Digital Books and e-Readers have gained a massive amount of traction in 2012. Major publishers have reported 20% of all book sales stem from digital and many are seeing 300% increases from 2011. e-Reader technology has really been refined this year and they units themselves are very affordable.
During the holiday season many people are thinking about purchasing a dedicated e-ink device from themselves or a loved one. In other cases you may be attracted to a tablet being billed as an eBook reader, and want more multimedia functionality.
Many people send us emails, Tweet, or comment on our Youtube channel on our advice of the best devices currently on the market that they can purchase for a gift. Today we will give you our best choices for dedicated e-readers and tablets
Amazon has introduced touchscreen technology into its extensive Kindle portfolio in 2011, with the Touch. This year the company expanded upon their offerings and debuted a new e-reader that lets you read in the dark. The Kindle Paperwhite only came out a month ago and already is seeing unparelled success. It is in such high demand that Amazon has completely sold out and there won’t be any available until the end of December.
The Amazon Kindle Paperwhite features a six inch e-ink Pearl display with tremendous resolution. You are looking at a very solid 1024×768, which is on par with the Kobo Glo, in terms of text looking very crisp. It runs on a 800 MHZ CPU processor and has 512 MB of RAM. The Kindle is currently the e-reader to beat in terms of ecosystem and price. If you can get your hands on one, this is the best e-reader of 2012.
Kobo really grew up in 2012 and has spread their eBook store through Europe, South America and Japan. Quite recently the company debuted their Kobo Mini, Kobo Glo and Kobo Arc. These devices reflect a paradigm shift in their prior offerings, which were often woefully slow and prone to problems.
With the advent of the Kobo Glo, the company has introduced one of the best dedicated readers on the market. It has much wider visibility then many of its competitors, due to a wider distribution pipeline. Digital Books can be purchased from anywhere in the world and they currently offer 3.6 million of them.
The Kobo Glo employs a new type of e-Ink Pearl XGA technology to give you a superior resolution. The exact pixel count is 1024 x 758 and pictures look simply amazing when viewing complex PDF documents. Underneath the hood is a 1 GHZ Freescale processor, which amps things up from the 800 MHZ processor found in the Kobo Touch. Menu navigation and accessing settings is fairly quick. Firmware updates are automatically fetched from the servers, ensuring you always are running the most recent version.
Sony has severely cut back on its e-reader lineup and only released one new device in 2012. The company was once a mighty juggernaut in the industry and has since lost market share to its competitors.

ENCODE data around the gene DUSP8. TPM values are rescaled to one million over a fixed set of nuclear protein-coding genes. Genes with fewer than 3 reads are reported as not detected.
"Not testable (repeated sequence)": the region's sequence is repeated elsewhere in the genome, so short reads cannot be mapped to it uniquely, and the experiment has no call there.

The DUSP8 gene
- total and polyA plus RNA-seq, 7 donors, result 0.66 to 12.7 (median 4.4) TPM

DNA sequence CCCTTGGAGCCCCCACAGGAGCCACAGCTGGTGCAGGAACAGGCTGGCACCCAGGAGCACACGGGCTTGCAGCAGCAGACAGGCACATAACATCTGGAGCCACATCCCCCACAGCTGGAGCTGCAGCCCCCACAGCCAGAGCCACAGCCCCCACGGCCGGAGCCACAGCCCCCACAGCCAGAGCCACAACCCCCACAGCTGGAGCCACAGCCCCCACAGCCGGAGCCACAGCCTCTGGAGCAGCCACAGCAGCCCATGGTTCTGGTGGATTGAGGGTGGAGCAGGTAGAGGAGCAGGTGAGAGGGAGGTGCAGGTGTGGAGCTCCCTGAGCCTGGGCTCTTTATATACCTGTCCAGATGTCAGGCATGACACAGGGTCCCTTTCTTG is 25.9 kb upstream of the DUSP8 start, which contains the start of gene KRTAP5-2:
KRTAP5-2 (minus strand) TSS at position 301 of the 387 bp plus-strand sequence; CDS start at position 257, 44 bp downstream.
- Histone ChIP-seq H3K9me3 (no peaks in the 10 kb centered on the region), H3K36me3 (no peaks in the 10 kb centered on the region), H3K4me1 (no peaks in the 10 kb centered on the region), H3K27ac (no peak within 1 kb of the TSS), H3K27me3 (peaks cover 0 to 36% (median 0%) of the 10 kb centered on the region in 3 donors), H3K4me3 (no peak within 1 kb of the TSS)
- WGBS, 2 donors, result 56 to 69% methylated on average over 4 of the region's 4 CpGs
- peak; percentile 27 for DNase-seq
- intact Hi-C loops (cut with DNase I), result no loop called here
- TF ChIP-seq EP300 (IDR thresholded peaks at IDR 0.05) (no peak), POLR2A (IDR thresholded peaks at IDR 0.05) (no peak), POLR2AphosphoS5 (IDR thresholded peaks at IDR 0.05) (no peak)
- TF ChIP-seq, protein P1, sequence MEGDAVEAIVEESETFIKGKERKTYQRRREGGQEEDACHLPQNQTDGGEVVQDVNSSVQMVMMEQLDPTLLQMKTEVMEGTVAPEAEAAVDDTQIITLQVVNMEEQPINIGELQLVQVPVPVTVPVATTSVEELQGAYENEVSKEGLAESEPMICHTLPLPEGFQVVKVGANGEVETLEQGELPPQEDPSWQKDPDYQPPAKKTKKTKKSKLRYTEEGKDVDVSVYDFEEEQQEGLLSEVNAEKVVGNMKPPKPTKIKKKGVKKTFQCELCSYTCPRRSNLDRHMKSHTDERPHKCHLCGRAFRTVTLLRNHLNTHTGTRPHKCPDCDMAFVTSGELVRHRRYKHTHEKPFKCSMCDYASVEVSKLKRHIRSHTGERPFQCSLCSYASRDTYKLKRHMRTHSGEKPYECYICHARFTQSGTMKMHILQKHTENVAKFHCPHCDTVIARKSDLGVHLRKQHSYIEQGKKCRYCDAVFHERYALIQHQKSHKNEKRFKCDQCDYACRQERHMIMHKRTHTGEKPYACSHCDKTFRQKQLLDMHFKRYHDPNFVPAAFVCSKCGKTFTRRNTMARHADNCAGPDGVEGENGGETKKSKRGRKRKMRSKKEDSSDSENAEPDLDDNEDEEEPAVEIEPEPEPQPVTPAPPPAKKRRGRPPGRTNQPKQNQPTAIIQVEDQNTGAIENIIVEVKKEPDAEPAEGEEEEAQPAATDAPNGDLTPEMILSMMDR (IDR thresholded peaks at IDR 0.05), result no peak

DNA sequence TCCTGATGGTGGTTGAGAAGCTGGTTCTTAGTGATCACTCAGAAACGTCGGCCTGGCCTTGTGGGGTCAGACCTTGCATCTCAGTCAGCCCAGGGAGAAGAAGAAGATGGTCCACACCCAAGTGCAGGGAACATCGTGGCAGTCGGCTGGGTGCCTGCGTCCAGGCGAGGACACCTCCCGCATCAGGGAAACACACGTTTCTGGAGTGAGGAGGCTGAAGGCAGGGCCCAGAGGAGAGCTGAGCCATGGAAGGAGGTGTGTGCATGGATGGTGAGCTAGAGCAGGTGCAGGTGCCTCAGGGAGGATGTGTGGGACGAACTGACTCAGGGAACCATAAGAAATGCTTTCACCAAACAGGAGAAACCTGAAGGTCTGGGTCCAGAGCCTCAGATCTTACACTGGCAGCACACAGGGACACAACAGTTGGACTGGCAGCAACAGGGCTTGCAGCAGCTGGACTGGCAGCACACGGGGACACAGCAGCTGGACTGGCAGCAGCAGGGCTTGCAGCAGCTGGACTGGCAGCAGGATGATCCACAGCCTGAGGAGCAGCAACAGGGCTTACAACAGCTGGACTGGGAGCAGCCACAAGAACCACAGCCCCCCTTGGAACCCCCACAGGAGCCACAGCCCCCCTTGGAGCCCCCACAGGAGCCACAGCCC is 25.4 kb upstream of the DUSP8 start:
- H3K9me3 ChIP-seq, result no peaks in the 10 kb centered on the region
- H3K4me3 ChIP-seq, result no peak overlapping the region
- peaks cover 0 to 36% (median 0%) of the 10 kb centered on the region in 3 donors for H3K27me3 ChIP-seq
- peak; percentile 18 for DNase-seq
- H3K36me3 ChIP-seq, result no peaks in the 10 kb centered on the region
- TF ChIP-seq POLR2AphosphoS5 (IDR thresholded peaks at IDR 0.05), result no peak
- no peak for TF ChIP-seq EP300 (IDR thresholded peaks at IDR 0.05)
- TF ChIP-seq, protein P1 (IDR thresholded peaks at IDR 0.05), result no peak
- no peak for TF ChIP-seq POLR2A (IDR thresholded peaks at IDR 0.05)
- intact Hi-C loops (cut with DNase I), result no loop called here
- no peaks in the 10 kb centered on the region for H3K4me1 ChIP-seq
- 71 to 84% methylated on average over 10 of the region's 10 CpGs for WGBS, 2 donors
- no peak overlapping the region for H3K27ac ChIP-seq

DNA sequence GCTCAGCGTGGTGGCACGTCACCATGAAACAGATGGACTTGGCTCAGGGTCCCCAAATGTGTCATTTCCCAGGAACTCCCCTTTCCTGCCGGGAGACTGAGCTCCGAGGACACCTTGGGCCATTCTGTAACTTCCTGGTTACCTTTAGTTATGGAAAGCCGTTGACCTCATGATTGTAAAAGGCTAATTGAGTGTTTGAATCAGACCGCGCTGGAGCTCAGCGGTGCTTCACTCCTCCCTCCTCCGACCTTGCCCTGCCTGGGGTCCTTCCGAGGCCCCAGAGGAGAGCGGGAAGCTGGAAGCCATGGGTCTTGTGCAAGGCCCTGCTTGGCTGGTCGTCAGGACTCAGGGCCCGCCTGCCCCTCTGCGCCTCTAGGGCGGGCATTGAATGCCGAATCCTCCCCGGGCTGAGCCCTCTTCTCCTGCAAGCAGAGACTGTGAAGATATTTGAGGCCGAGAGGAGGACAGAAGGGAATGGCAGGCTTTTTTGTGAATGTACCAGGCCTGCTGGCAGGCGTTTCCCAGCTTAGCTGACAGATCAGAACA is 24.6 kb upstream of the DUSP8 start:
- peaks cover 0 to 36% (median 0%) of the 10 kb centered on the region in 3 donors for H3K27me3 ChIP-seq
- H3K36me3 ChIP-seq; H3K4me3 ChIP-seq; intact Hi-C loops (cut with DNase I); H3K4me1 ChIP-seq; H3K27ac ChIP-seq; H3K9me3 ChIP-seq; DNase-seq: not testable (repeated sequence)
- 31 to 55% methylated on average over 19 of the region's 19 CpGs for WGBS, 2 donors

Sony scored a big win with the Sony PRS-T2, that allows customers to purchase books right from the Sony Store. One of the most exciting elements of this device is the dedicated Overdrive App. This allows customers to access their libraries digital catelog of books and borrow them right to your Sony. The T2 also comes with a Stylus, which is handy for note taking, drawing and editing eTextbooks.
The Sony PRS-T2 features a six inch e-Ink Pearl display with a resolution of 800×600 pixels. You get the standard 16 levels of greyscale and everything from books to photos look clean and crisp. If you have ever used the Kindle Touch, Kobo Touch or Nook Simple Touch, the Sony model has the same IR display. This allows for pin-point-procession when you are interacting with the display screen with the accompanied stylus or with your fingers. There is 2 GB of internal memory and you can easily expand it up to 32 GB via the MicroSD.
Sony currently leads the pack with the ability to render complex PDF documents. The support the company provides in being able to find that sweet spot with newspapers, textbooks, manuals and gaming content is unparalleled. Recently the company started a new Book Club, which features a mainstream author every month and engages the community on Facebook. There is also Evernote integration for those who like that sort of thing.
Wexler is a new company from Russia that introduced the world’s first e-reader to use LG’s new flexible e-paper. The big selling point is that the screen bends! You can pull and tug it and it does not break! Obviously, you can’t roll it up and carry it around, but it does have a enough degrees of torque, that you can have some fun twisting it around. The one huge benefit of this is being able to put it in your jeans back pocket and it conforms to you while you are walking or even sitting down.
The Wexler Flex One is a six inch e-reader and uses LG’s Electronic Paper Display (EPD) technology. The resolution on this device is currently the best in the world on a monochrome e-reader with 1024 x 768 pixels. There are 8 GB of internal storage, which beats the Kindle and Nook in the sheer amount of memory you have to store your books, comics, and PDF files.